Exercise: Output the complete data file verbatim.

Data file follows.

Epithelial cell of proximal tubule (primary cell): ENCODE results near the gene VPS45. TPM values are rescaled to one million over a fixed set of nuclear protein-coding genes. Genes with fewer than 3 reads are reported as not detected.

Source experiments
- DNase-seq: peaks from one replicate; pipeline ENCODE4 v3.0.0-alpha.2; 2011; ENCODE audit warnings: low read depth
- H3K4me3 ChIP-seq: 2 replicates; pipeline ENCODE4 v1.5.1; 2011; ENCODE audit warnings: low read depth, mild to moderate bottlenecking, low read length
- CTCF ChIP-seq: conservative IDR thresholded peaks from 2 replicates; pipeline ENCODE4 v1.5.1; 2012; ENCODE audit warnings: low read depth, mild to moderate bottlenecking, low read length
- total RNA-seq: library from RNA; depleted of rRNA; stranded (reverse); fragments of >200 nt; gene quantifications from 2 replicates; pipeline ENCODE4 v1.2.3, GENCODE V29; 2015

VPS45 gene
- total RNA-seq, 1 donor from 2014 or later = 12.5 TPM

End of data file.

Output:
Epithelial cell of proximal tubule (primary cell): ENCODE results near the gene VPS45. TPM values are rescaled to one million over a fixed set of nuclear protein-coding genes. Genes with fewer than 3 reads are reported as not detected.

Source experiments
- DNase-seq: peaks from one replicate; pipeline ENCODE4 v3.0.0-alpha.2; 2011; ENCODE audit warnings: low read depth
- H3K4me3 ChIP-seq: 2 replicates; pipeline ENCODE4 v1.5.1; 2011; ENCODE audit warnings: low read depth, mild to moderate bottlenecking, low read length
- CTCF ChIP-seq: conservative IDR thresholded peaks from 2 replicates; pipeline ENCODE4 v1.5.1; 2012; ENCODE audit warnings: low read depth, mild to moderate bottlenecking, low read length
- total RNA-seq: library from RNA; depleted of rRNA; stranded (reverse); fragments of >200 nt; gene quantifications from 2 replicates; pipeline ENCODE4 v1.2.3, GENCODE V29; 2015

VPS45 gene
- total RNA-seq, 1 donor from 2014 or later = 12.5 TPM